How do Koreans see Italians and how are you managing to change that image?
Everywhere in the world people tend to think of foreigners in terms of stereotypes, and South Korea is no exception. The see us as stylish, artistic, elegant, and creative people. As for me, I think they probably love me because I am spontaneous: I am not a television professional, and I have never tried to make an impression
How was living in Seoul as a foreigner before becoming a TV personality?
As a European, living in Korea is pretty easy, and people are generally very kind.Seoul is an increasingly international citywhere English is now widely spoken, especially by young people. Working, though, is a completely different matter, first of all because earning a work visa requires proving that you are literally irreplaceable in a certain role, and secondly because you need to know the language and embrace a challenging work culture that includes long hoursand total devotion to the company.
How did you end up becoming a Korean TV star?
It all happened by chance. Working for a multinational beer company, I had launched a famous beer brand in Korea and, in doing so, I had met many restaurant owners. One day, a former client of mine called me and told me he wanted me to meet someone: when I got to his office, I was instantly introduced to the casting manager of the first show I did. It was meant to be just one episode, I said yes just for fun, but the show became one of the biggest hits of South Korean TV. I've been lucky.
Do you ever miss Italy?
I certainly do! I miss my family, my friends, the beauty and the wonderful food of our country.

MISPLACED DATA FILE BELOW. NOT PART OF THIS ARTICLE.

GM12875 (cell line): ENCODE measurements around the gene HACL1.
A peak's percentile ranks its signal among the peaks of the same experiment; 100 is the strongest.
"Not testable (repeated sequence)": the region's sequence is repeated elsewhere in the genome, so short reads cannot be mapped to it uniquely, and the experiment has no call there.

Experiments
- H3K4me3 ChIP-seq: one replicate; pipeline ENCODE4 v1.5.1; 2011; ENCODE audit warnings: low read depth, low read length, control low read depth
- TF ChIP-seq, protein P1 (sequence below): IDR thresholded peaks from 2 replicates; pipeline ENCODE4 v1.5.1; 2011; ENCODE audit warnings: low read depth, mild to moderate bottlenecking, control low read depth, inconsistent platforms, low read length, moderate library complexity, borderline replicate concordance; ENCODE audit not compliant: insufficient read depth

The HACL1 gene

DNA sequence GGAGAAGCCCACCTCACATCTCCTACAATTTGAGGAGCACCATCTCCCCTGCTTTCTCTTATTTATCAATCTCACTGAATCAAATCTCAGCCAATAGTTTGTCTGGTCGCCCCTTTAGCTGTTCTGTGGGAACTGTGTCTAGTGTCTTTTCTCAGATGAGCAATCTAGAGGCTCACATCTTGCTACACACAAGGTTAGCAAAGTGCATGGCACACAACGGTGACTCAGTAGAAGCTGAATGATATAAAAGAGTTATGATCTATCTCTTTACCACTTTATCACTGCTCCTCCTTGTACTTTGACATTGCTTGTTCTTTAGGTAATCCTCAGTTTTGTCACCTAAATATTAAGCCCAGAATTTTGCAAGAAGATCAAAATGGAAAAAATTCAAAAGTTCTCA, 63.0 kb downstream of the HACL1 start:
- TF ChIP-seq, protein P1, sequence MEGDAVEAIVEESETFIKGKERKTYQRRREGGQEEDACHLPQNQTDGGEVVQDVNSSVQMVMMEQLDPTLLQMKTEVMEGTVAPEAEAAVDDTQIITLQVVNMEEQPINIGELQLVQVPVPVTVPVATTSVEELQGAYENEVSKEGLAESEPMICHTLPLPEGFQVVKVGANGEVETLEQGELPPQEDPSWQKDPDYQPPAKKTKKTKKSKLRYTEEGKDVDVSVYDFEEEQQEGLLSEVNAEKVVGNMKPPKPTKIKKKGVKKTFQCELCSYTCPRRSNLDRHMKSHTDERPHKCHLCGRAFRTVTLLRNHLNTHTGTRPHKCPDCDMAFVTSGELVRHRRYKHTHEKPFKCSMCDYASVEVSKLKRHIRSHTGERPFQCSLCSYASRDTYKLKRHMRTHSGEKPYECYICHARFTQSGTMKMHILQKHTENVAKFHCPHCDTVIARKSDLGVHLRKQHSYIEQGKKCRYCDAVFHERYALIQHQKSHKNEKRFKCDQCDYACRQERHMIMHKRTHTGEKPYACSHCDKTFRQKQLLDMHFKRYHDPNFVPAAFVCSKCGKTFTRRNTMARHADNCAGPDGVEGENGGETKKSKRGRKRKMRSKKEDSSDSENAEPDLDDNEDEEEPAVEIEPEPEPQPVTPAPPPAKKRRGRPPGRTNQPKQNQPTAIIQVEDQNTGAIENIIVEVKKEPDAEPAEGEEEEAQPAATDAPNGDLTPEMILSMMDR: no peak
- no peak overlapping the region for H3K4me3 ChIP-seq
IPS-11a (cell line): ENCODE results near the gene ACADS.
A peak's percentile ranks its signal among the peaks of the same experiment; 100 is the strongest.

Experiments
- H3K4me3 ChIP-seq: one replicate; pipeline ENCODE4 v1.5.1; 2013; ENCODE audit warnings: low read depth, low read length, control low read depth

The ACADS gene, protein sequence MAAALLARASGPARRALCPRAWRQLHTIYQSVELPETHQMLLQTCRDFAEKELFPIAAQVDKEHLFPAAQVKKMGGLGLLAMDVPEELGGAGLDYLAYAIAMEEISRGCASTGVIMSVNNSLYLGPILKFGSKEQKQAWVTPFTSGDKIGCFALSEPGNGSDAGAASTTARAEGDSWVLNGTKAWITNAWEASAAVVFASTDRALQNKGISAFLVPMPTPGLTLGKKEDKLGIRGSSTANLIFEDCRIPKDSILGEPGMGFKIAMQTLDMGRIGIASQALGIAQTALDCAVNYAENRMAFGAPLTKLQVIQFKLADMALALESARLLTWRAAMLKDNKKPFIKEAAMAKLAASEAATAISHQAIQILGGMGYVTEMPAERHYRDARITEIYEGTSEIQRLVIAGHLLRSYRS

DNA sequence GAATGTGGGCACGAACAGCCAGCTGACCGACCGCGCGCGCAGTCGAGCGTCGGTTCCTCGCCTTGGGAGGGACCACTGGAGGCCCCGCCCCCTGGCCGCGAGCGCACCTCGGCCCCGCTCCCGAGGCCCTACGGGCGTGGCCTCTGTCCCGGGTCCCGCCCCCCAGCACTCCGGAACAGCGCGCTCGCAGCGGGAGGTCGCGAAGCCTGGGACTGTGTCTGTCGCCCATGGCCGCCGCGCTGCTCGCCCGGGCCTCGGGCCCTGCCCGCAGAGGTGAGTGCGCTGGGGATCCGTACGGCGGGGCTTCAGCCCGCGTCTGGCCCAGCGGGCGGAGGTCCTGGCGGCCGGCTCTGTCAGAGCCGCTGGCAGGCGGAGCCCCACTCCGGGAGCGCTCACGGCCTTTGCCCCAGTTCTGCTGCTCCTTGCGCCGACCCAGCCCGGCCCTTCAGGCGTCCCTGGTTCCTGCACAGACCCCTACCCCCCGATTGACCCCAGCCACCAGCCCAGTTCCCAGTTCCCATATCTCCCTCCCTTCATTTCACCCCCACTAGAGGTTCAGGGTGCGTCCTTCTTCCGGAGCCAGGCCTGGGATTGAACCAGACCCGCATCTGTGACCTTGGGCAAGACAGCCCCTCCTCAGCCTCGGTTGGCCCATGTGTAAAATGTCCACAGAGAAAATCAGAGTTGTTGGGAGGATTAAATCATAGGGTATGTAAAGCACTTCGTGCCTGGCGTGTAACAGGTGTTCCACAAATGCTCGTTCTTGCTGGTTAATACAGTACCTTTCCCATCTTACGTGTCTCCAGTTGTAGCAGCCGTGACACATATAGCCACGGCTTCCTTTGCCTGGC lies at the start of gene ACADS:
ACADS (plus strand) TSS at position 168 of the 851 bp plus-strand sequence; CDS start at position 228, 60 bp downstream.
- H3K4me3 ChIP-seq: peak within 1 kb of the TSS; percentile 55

Where in Seoul do you live?
I live in the south-eastern part of the city, basically under the Lotte World Tower. I chose this neighborhood because there are the Olympic Park, a beautiful artificial lake and, only five minutes away, the beautiful park on the Han River. It is a super modern and convenient area with plenty of green spaces.
If we were to visit Seoul for the first time, would you have any recommendations for exploring the authentic face of the city?
I would definitely recommend the Noryangjin Fish Market, which is truly unique and really, really huge. You can buy fresh fish on the ground floor and have it cooked upstairs. Another place I love is Yeonnam, an emerging neighborhood in the north-western part of the city: here, on the old abandoned railway that used to connect Seoul to Pyongyang, in North Korea, there are now a nice park and many restaurants and clubs. The feel is vibrant, young, and definitely non-touristy.
The Seoul Forest, in the district of Seongsu, is a large park where you’ll find plenty of flowers species. And then of course there is the breathtaking Gwanghwamun squaresurrounded by Imperial palaces which, despite touristy, is an absolute must-see.

Author : The Slowear Journal


South Korea  | Venice  | Alberto Mondi  | TV personality  |